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Art fans do it at Manchester International Festival

By Ian YoungsArts reporter, BBC News

Draw all the curtains on the planet. Smile at a stranger. Reinvent life. Start a rumour. Do nothing.

These are among the instructions written by 250 artists for the public to carry out as part of a 20-year art project called Do It.

In Manchester Art Gallery, I have squeezed a lemon on the upturned point of a bicycle seat, got on my hands and knees to make a ball from soggy newspaper and clutched a meteorite while contemplating the universe.

You may think these sounds pointless. You may think they sound fun. They are neither. They are art.

But I was only carrying out orders from artists as part of Do It. The project is now the basis of an exhibition in Manchester, where visitors are invited to Do It themselves in the gallery, or take home sheets of paper or a thick manual instructing them how to Do It at home.

The lemon squeezing is done at the behest of the German artist Andrews Slominski. The bicycle seat is mounted on a gallery plinth, which soon gets covered in juice and pips.

In another corner, a message from Yoko Ono implores us to write a wish on a small tag and tie it to an artificial Wish Tree. Wishes that have been attached include "I wish for love", "I wish to find what I'm looking for" and "I wish to get through today and not be assailed by instructions".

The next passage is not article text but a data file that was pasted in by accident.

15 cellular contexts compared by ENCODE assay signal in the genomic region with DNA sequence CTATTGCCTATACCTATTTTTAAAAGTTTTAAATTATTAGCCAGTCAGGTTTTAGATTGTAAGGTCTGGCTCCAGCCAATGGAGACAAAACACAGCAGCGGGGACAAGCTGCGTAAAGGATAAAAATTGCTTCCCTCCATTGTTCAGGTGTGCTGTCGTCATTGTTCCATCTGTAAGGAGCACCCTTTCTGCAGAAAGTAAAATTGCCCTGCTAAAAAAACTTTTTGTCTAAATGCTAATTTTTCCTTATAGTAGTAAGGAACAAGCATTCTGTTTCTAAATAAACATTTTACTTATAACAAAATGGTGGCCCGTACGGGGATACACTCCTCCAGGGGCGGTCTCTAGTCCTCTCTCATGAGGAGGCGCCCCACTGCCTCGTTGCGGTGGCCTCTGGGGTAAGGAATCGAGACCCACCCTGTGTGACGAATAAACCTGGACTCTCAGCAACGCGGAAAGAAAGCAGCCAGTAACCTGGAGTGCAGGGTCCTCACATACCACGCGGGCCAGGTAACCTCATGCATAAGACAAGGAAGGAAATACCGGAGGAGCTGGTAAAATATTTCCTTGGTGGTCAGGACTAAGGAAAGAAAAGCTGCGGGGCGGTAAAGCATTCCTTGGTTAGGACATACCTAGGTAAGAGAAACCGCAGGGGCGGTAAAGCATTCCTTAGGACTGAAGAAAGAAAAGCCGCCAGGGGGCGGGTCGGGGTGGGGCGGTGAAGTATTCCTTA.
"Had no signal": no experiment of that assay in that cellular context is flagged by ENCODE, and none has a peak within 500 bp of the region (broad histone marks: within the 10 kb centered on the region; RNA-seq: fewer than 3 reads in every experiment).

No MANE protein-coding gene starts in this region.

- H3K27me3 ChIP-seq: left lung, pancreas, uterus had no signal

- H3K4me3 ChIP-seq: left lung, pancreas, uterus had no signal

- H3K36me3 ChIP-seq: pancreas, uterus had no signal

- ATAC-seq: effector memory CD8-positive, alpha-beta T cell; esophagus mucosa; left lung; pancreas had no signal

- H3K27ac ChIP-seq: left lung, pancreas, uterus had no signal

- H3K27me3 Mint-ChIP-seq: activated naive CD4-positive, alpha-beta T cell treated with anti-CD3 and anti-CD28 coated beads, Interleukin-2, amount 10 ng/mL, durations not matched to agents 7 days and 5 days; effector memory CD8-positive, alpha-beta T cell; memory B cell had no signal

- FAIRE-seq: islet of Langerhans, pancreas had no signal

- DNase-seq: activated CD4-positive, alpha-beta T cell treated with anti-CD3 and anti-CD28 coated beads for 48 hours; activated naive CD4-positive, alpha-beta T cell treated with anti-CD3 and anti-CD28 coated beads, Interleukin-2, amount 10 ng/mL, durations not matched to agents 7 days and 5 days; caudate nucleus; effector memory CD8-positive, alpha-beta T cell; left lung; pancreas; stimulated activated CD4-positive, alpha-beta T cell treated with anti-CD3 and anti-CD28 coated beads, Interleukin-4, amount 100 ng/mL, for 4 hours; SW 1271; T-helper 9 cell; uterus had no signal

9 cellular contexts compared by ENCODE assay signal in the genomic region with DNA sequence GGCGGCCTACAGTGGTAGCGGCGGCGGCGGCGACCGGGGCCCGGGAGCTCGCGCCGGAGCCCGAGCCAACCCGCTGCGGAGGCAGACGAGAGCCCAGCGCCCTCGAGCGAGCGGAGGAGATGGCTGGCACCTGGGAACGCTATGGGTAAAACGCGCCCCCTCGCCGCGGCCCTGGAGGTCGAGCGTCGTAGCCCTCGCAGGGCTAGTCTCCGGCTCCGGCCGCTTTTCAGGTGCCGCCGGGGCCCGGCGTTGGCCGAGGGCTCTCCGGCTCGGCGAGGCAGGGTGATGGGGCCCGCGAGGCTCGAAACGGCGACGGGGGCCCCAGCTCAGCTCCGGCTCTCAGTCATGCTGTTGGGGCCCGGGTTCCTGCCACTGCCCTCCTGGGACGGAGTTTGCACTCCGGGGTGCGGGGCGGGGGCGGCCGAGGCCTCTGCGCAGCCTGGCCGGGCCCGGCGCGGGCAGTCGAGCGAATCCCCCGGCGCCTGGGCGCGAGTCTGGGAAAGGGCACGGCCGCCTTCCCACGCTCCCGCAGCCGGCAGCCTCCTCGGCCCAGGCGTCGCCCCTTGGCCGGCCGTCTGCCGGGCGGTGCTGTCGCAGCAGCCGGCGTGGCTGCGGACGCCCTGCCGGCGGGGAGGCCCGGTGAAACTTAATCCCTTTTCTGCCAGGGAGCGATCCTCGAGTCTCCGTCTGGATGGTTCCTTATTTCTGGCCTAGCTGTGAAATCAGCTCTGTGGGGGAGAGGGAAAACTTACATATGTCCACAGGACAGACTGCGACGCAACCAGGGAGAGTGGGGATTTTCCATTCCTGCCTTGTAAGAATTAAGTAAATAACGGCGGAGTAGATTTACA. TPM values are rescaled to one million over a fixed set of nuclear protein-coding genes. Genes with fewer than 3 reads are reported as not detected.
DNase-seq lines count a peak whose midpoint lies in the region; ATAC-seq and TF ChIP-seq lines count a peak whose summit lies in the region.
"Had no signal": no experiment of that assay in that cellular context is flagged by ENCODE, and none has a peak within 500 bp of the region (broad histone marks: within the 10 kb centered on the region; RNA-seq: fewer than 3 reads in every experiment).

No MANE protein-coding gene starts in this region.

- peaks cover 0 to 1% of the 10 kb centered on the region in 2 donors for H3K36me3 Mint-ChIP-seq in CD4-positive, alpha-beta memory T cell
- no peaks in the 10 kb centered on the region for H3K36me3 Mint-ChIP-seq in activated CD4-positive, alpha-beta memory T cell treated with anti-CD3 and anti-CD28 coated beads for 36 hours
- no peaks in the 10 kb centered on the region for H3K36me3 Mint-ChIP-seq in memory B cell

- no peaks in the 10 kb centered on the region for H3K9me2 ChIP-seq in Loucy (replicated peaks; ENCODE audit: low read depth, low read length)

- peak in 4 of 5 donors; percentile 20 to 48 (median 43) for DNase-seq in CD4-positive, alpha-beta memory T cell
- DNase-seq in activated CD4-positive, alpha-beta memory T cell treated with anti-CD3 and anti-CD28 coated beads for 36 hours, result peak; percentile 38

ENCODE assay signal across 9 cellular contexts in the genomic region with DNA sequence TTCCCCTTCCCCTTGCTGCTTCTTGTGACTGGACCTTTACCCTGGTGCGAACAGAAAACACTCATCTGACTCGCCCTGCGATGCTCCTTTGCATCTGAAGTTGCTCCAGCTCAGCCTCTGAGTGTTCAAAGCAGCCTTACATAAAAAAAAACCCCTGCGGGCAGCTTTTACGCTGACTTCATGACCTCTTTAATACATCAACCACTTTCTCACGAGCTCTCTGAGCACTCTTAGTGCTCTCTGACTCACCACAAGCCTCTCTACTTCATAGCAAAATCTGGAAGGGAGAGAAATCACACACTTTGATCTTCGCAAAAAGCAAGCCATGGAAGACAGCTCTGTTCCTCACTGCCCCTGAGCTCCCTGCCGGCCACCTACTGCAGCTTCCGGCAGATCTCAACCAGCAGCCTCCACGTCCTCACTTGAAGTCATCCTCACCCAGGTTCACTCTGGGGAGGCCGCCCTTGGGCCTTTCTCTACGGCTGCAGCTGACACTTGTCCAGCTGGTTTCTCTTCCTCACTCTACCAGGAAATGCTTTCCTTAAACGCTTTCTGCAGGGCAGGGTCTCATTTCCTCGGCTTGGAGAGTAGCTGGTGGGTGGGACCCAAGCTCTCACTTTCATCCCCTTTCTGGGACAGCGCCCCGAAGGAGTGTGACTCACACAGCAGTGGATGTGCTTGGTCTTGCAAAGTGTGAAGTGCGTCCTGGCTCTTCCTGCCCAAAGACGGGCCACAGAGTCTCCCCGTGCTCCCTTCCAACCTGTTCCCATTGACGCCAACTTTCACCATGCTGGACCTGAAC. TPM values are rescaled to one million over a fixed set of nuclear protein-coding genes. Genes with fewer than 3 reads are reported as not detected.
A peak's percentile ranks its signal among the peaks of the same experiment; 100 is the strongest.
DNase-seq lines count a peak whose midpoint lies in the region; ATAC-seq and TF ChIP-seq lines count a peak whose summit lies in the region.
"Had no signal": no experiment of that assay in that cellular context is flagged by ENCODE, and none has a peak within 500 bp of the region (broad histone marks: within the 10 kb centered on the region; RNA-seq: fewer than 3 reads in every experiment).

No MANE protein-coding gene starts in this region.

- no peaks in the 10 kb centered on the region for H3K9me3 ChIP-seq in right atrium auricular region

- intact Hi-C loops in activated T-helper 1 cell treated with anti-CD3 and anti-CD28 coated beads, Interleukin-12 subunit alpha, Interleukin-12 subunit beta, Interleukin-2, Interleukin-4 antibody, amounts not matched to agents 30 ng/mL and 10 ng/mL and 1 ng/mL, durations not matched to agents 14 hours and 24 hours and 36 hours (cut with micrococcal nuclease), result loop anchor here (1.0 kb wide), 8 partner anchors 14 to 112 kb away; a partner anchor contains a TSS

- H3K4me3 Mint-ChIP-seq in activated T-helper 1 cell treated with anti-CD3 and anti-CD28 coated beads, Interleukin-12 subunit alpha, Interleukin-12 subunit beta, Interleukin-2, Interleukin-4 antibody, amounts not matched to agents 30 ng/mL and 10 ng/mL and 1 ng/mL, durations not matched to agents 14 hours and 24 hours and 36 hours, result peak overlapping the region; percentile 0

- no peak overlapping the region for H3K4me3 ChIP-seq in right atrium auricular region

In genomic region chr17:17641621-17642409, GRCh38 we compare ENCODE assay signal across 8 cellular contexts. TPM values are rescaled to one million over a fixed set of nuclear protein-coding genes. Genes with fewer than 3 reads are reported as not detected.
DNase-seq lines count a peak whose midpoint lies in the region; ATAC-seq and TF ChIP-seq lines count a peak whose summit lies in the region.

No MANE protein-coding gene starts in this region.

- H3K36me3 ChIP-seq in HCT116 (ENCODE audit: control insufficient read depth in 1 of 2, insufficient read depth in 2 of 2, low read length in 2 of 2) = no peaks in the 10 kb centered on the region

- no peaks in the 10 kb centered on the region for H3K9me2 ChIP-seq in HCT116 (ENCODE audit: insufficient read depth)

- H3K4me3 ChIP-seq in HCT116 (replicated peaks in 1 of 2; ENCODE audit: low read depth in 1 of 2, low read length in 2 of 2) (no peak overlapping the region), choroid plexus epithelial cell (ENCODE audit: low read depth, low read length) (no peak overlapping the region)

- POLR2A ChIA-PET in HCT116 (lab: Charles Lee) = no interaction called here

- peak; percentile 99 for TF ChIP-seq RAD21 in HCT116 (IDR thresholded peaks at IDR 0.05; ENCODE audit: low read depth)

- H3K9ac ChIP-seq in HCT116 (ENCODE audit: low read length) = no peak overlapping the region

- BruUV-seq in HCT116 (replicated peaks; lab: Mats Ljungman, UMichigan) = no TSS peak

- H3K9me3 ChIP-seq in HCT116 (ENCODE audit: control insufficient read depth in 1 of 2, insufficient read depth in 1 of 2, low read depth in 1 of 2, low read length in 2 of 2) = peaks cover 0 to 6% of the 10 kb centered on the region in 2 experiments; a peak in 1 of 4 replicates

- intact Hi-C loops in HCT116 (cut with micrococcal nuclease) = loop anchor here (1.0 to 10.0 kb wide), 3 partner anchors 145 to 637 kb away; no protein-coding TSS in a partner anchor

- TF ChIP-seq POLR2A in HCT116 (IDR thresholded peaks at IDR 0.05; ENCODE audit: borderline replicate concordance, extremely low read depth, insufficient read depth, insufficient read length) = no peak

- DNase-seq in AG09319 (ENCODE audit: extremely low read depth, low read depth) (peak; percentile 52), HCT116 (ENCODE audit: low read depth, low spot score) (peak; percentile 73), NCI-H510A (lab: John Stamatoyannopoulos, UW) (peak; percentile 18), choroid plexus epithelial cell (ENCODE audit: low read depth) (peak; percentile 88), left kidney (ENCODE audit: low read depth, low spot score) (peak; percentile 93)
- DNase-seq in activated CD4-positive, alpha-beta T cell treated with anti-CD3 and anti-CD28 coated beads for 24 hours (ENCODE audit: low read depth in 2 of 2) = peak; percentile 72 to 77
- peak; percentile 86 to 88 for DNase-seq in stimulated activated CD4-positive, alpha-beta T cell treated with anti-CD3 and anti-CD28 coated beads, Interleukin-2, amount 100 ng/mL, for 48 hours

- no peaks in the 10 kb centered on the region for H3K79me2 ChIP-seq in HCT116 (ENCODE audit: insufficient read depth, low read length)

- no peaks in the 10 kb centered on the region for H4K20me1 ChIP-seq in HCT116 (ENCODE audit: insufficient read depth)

In another room, a meteorite is stuck to a magnet on the wall along with a message from the Scandinavian artist Olafur Eliasson, who is best known for creating a giant sunset in the Tate Modern Turbine Hall in 2003.

It is a heavy, metallic, warped chunk. As Eliasson points out, it is the first time I have touched something from somewhere other than this planet.

"Your imagination of the meteorite's trajectory - from outer space into this world and into your hand - makes it touching to hold in your hand," the message reads.

Some are very practical, like Ai Weiwei's spray can-on-a-stick contraption, or recipes, like the sea bass curry I have for lunch, which is made to a recipe by the Indian artist Subodh Gupta. Very tasty, but a work of art.

As well as offering the occasional moment of enlightenment, like the encounter with the meteorite, one thing I can say for Do It is that perhaps, by presenting us with these bizarre, unrealistic instructions, it makes us question the sense behind the orders we normally follow in our daily, rule-led lives. Plus, especially with a room in the Manchester gallery filled with artists' weird and wonderful games, Do It is good fun. But if good fun equalled good art, then galleries would just be full of fairground rides.